Didn’t. See. It. Coming.
Unless you happen to work for Toyota’s R&D department, I’m willing to assume that you didn’t either. The Toyota FT-1 concept has already received ungodly amounts of coverage and even more doses of praise, without even being on the radar of cars to expect at the Detroit Auto Show.
No one knows very much about the car yet, but it follows on the heels of many rumors of Toyota producing a midsize sports coupe collaboratively with BMW.
The new concept also gives us a glimpse into an exciting new direction in terms of Toyota exterior design. It’s hard not to see the FT-1 as potential successor to the legendary Toyota Supra, and it harkens back to Toyota’s past of production sports cars such as the infamous 2000GT, Celica and MR2. If this is any indication, we are in store for the resurrection of Toyota fun.
Of course, Toyota isn’t the only automaker making hearts pound in Detroit.
Porsche has introduced an all-new 911 Targa, which for purists like me is like Disneyland bringing back the original Pirates of the Caribbean ride. I’ve always been a fan of the open-air Targa, because it gave the sensation of a full drop-top while providing the rigidity of a conventional coupe. I recently test-drove a 2008 model, though, and came away thoroughly disappointed because it just didn’t feel, or sound, like a Porsche. Plus, I think it did the “Targa” name a great injustice, because it really was just a fancy sliding sunroof.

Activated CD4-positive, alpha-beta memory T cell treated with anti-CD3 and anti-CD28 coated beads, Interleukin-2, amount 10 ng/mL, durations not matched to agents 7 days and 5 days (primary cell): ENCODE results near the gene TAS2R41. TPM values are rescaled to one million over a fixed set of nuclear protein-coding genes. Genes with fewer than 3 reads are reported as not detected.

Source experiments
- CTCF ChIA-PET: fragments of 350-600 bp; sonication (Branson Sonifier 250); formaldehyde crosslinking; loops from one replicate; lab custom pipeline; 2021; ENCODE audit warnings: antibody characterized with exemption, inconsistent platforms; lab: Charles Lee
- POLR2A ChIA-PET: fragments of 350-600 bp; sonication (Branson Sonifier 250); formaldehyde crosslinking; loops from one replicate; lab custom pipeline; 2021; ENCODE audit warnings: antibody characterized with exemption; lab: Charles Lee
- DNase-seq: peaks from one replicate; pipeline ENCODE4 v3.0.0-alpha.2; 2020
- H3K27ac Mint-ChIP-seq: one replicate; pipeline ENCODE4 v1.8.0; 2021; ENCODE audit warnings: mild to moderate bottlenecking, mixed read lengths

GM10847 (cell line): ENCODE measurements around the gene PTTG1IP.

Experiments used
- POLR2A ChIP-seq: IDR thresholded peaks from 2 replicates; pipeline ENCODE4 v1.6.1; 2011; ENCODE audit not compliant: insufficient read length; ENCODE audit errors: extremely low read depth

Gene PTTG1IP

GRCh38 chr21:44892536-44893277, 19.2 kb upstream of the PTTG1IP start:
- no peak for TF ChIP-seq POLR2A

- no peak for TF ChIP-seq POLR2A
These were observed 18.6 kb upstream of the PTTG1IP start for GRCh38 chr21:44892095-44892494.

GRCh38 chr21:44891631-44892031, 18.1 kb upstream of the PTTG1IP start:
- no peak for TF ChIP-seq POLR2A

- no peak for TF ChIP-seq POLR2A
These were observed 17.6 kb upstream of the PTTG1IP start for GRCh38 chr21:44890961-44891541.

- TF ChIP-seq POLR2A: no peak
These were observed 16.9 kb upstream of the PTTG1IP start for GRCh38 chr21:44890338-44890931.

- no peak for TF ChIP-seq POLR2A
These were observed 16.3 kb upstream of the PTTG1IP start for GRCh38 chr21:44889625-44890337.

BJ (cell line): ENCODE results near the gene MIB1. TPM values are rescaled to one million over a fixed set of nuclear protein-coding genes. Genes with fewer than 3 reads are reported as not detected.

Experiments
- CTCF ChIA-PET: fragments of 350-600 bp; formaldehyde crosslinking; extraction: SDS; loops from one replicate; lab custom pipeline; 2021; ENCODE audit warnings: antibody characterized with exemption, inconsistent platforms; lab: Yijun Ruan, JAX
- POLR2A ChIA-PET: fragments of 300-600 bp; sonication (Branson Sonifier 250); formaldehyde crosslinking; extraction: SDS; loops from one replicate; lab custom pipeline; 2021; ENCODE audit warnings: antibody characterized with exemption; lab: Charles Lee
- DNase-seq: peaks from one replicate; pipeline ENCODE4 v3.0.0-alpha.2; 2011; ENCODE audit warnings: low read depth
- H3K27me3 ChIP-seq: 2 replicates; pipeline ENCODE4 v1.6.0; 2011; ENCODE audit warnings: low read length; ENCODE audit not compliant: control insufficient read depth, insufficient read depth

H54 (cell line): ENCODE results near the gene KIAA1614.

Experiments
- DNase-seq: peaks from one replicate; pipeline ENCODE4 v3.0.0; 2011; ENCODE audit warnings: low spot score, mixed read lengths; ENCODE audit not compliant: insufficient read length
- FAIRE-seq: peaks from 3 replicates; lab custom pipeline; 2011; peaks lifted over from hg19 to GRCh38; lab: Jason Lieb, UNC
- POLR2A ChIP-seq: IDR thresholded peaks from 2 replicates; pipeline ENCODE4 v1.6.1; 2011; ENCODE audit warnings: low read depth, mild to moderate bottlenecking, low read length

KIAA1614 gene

With the Targa that has debuted in Detroit, Porsche has gone all retro-cool and brought back the sliding roof and honored the Targa name. The New York Times eloquently said,
Beneath the Targa’s graceful lines lies a complex roof-hiding mechanism that would put Rube Goldberg to shame. When the driver wants the sun, the rectangular top that stretches between the doors—aft of the windshield and forward of the roll bar—gets lifted aft by mechanical arms in a smooth arc as the rear glass and a huge chunk of its surrounding body are lifted out of the way, also by mechanical arms. The rooftop stows under the rear glass when everything comes back together, which happens roughly 10 seconds after the button is pushed.
Prices for the Targa 4S will begin at $120,000, and orders are set to begin immediately. Even at that price, I’d go new over used any day!
What looks better to you, the Toyota FT-1 concept or the Porsche 911 Targa?